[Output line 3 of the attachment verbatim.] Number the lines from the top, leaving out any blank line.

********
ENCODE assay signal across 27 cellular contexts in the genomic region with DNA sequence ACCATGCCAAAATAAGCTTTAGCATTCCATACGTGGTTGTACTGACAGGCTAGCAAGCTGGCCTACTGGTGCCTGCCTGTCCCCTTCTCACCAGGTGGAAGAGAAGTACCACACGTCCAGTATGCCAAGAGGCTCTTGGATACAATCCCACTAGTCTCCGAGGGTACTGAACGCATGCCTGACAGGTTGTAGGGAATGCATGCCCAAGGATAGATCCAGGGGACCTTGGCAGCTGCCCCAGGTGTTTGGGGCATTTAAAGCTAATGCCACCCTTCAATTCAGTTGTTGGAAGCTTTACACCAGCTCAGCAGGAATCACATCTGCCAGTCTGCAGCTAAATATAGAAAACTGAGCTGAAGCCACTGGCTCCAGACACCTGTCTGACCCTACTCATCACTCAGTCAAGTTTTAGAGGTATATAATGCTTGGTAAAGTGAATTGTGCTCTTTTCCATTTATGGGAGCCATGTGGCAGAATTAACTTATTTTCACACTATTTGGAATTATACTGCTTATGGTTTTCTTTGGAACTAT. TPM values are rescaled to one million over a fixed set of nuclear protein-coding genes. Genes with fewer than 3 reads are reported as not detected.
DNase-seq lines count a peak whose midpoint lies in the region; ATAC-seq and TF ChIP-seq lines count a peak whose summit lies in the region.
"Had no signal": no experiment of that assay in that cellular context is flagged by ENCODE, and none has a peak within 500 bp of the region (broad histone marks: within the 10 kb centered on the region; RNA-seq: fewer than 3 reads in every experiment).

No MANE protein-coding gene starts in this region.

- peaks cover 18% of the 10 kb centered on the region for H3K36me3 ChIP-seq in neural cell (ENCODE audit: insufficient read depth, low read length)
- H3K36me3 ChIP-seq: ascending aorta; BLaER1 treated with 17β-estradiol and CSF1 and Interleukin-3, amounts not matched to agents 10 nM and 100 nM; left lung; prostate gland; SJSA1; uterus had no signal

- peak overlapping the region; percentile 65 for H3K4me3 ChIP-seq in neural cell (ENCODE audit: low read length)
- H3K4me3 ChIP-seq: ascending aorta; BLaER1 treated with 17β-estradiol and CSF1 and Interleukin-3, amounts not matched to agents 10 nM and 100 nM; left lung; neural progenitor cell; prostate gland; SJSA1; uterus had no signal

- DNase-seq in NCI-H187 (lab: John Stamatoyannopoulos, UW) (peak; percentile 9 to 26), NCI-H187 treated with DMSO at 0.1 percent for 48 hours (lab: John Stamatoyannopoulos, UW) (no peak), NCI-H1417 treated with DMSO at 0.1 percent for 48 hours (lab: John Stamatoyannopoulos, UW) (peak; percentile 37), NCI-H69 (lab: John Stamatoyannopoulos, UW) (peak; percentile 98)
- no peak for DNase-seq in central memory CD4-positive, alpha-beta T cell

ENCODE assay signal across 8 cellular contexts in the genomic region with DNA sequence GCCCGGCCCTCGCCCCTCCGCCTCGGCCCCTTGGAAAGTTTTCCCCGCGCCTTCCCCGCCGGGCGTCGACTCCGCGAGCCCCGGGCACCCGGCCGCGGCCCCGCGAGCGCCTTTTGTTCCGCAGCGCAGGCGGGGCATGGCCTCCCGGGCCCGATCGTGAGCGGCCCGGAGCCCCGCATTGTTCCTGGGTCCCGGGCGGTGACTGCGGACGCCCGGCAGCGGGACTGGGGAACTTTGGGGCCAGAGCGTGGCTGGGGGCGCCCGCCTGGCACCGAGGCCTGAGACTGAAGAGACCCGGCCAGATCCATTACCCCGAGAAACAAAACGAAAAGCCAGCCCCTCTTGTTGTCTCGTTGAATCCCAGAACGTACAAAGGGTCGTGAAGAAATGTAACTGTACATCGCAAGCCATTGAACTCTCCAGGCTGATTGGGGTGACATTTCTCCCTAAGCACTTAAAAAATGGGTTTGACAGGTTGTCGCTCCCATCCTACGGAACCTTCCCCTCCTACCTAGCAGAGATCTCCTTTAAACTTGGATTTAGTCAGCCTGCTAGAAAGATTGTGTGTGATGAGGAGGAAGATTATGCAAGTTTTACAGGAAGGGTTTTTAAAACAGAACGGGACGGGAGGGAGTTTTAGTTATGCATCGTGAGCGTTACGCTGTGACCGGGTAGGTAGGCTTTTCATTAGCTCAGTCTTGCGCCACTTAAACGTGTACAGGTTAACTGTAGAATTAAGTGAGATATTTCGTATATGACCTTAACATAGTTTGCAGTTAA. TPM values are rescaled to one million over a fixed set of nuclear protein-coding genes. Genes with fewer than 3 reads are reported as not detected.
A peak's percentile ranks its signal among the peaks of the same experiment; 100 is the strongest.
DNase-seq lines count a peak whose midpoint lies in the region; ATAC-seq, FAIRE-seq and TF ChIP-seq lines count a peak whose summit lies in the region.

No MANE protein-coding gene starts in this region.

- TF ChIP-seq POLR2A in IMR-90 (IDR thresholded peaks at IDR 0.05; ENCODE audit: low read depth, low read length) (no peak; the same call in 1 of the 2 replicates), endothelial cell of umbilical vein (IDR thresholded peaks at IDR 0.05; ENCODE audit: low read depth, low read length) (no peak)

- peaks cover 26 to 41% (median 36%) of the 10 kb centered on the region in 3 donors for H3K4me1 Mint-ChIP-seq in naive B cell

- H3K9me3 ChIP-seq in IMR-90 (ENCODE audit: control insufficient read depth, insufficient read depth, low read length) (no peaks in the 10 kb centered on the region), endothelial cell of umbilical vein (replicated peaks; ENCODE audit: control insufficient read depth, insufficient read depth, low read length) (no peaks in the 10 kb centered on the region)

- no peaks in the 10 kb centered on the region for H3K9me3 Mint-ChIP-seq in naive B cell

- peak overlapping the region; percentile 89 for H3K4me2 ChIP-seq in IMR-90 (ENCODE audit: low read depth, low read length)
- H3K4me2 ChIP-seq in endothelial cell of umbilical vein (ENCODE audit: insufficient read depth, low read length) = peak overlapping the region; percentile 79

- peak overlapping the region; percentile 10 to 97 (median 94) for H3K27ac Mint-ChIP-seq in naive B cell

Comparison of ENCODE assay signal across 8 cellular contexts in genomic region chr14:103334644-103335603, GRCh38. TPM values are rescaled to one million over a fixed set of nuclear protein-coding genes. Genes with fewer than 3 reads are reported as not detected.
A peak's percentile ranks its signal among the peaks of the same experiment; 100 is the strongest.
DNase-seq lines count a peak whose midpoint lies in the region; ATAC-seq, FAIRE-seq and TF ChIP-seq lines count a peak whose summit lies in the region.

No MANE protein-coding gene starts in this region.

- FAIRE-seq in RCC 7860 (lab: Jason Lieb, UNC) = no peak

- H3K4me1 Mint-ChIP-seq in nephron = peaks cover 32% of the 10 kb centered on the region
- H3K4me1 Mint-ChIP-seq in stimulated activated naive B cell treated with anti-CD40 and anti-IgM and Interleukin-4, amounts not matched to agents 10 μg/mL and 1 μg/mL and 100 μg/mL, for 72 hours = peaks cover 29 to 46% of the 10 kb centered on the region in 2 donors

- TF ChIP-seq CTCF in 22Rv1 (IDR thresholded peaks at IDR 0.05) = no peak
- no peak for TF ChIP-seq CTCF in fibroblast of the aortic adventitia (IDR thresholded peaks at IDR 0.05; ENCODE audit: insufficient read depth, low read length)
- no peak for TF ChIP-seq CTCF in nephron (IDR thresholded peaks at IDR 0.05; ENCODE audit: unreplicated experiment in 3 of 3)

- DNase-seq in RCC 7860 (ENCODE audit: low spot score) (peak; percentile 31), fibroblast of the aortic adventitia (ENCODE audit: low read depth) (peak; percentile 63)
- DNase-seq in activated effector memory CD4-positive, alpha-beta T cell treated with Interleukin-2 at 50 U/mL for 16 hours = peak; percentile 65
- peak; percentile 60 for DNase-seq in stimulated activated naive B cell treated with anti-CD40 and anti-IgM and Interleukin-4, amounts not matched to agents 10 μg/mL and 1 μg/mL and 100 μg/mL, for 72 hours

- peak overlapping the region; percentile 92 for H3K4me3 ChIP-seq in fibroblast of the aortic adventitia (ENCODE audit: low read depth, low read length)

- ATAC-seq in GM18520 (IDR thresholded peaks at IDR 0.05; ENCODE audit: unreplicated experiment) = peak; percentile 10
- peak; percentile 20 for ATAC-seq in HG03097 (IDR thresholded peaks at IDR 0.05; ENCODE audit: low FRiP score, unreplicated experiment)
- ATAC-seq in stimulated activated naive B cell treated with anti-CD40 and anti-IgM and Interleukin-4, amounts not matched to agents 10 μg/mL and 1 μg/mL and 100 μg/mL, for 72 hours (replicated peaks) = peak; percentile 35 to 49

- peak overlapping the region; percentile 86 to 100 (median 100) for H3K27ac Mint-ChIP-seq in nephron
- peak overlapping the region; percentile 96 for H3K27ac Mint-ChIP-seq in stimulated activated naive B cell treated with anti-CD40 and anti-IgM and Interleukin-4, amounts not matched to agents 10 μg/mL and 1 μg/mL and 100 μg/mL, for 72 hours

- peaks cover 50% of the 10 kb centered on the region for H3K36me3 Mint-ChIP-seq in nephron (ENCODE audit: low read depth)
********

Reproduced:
"Had no signal": no experiment of that assay in that cellular context is flagged by ENCODE, and none has a peak within 500 bp of the region (broad histone marks: within the 10 kb centered on the region; RNA-seq: fewer than 3 reads in every experiment).